The Analytical Center teamed up with the United Nations Development Program to hold a round table on the current state and development prospects of fare payment systems and systems for managing regular passenger transport in the territory of Russia.
Deputy CEO for Development of the Saint Petersburg State Unitary Company Passazhiravtotrans Vladimir Ishkov talked about fare payment systems. “In Saint Petersburg we have set up a work group tasked with merging all types of tickets into one. This public transport pass will be available not just in Saint Petersburg but in Moscow and the Moscow Region as well,” the expert said. Currently, the most popular way to pay fares is with public transport cards but in the future fare collection will be completely digital, the expert is convinced. “At the moment, bank cards are very popular with passengers,” Mr. Ishkov said. ‘We ran a pilot project on one public transport route in Saint Petersburg to allow passengers to use their plastic cards to pay the fare. At the start of the project, only 0.33% of all passengers used this method to pay their fare but today already 0.6% of the passengers are using plastic cards.” According to the expert, fares can be paid via mobile services. Several options will be available for that: via text message, via mobile call, using the NFC functions as well as through smart phone applications that can read QR codes and are linked to the client’s plastic card or to their mobile phone account.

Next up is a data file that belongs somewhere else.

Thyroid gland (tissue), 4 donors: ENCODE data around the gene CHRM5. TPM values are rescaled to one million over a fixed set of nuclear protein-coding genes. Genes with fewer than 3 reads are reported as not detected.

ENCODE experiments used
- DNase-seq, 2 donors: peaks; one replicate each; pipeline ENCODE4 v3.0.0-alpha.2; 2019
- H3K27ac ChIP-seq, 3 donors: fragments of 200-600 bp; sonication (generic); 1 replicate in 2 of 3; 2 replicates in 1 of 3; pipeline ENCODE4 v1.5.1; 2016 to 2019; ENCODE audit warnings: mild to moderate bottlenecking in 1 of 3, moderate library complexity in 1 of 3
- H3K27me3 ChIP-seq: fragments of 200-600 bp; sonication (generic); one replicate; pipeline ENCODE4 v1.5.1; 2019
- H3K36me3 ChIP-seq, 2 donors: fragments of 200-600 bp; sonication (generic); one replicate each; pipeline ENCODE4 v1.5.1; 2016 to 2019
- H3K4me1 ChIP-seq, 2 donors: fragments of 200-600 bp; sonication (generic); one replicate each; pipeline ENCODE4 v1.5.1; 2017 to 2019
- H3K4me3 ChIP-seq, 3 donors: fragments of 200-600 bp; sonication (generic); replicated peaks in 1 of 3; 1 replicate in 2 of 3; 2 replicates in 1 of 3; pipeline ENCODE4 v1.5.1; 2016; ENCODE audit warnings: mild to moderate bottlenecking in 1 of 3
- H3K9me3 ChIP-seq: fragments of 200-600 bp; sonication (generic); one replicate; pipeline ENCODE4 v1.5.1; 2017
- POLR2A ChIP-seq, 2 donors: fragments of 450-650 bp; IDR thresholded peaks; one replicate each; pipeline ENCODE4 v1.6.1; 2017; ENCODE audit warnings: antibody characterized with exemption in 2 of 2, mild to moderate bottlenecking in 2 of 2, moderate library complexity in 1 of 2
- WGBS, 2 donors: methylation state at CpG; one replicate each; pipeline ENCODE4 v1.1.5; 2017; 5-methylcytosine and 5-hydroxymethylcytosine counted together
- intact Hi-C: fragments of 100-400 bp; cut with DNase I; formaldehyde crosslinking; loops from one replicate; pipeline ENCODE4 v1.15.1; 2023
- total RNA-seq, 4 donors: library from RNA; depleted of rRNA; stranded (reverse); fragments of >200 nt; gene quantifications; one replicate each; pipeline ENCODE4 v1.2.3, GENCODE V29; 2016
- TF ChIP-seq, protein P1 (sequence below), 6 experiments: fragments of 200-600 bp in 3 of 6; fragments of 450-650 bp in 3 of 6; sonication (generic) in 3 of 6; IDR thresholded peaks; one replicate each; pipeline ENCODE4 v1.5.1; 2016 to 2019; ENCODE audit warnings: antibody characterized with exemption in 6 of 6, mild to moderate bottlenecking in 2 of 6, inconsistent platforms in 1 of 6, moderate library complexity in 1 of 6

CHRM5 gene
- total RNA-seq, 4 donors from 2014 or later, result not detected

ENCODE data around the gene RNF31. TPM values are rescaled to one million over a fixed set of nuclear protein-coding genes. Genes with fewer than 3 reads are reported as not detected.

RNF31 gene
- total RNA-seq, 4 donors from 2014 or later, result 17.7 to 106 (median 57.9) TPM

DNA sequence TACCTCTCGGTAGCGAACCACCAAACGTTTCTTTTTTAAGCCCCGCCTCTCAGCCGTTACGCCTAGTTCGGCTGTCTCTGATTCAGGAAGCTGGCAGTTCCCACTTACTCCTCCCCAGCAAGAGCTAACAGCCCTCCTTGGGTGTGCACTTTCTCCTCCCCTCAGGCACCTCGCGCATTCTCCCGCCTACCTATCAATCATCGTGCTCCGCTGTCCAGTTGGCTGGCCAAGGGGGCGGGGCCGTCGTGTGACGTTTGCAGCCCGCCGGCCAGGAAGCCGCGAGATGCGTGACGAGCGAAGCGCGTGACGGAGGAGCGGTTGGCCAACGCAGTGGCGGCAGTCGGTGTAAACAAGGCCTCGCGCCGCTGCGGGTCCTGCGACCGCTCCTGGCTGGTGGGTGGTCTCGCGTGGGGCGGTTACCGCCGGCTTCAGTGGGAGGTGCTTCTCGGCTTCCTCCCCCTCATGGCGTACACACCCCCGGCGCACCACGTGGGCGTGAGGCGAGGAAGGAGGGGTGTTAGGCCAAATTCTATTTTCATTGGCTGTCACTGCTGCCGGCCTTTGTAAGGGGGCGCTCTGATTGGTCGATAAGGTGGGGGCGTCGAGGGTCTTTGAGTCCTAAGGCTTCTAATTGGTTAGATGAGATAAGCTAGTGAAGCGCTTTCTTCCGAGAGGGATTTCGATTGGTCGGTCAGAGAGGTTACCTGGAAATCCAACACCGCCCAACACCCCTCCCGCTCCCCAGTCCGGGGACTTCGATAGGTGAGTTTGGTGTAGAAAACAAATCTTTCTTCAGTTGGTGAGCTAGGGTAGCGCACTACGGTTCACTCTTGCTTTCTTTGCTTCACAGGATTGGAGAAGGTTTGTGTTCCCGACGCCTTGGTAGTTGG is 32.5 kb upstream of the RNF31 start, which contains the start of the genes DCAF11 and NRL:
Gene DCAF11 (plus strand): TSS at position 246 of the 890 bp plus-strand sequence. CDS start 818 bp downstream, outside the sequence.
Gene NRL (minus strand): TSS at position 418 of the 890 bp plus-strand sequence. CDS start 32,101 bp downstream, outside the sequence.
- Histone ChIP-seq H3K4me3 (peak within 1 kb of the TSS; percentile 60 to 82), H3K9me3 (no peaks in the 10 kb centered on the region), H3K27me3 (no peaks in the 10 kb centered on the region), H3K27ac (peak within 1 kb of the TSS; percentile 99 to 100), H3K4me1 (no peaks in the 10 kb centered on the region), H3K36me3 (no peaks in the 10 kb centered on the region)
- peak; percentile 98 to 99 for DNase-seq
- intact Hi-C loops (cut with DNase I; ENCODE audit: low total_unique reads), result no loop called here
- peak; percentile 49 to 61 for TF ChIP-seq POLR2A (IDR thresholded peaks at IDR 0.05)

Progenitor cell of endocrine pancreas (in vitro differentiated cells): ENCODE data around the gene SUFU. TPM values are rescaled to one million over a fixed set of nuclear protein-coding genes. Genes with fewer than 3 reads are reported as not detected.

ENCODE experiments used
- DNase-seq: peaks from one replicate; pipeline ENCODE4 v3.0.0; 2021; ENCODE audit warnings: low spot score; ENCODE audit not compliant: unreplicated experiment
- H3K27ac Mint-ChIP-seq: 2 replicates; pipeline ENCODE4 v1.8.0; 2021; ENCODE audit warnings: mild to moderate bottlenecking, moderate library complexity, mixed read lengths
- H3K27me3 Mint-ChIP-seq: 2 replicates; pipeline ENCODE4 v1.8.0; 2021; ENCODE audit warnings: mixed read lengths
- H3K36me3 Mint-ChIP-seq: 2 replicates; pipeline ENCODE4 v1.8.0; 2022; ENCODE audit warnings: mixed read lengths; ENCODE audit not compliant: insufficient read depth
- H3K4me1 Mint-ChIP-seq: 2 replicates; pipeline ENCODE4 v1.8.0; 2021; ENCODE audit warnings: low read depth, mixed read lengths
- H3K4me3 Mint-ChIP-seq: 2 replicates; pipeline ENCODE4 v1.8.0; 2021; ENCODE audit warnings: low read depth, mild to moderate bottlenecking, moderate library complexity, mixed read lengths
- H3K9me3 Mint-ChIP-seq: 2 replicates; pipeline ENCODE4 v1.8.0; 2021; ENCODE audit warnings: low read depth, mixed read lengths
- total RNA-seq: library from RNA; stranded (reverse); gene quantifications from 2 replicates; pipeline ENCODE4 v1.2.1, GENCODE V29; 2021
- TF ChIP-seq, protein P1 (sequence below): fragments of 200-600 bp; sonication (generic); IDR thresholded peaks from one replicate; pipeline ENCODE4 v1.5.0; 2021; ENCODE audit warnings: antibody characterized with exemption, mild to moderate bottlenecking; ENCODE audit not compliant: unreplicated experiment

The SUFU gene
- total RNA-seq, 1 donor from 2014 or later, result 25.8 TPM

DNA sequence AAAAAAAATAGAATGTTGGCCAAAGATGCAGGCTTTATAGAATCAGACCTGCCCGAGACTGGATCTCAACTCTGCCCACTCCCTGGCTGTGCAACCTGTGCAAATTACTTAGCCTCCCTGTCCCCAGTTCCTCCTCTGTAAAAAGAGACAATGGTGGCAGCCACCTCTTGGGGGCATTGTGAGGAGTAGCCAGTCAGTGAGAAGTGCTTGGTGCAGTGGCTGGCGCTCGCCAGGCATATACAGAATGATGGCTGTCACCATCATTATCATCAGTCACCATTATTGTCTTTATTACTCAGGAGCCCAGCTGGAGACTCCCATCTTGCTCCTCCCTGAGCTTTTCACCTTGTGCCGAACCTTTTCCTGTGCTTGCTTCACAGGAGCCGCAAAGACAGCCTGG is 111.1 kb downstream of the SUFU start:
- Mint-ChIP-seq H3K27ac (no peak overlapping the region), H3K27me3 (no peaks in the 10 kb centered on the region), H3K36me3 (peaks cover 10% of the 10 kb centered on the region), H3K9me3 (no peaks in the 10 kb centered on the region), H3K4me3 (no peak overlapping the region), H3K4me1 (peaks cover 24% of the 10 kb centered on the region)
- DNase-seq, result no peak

Sberbank and VTB representatives also talked about services that allow clients to pay public transport fares. The specialists are sure it has come time to abandon cash and tokens and introduce contactless payment systems that use public transport passes and plastic cards. To that end, the banks are actively creating new mobile apps that allow customers to carry digital copies of their public transport passes on their phones.
Samuil Gorelik, Professor of the UGIS department at ITMO University, made an overview of the technology trends in public transport fare collection around the world. “Analysis of the sources has shown that the majority of information systems for public transport are designed on the basis of the three-tier client server architecture that comprises a database server, an application server that runs the application logic performance, and the client application or interface that directly interacts with the client,” the expert said.
The participants also discussed options of the government and private business partnership to develop the industry and the state of regulations in the field. A separate discussion focused on the prospects of creating a universal payment system.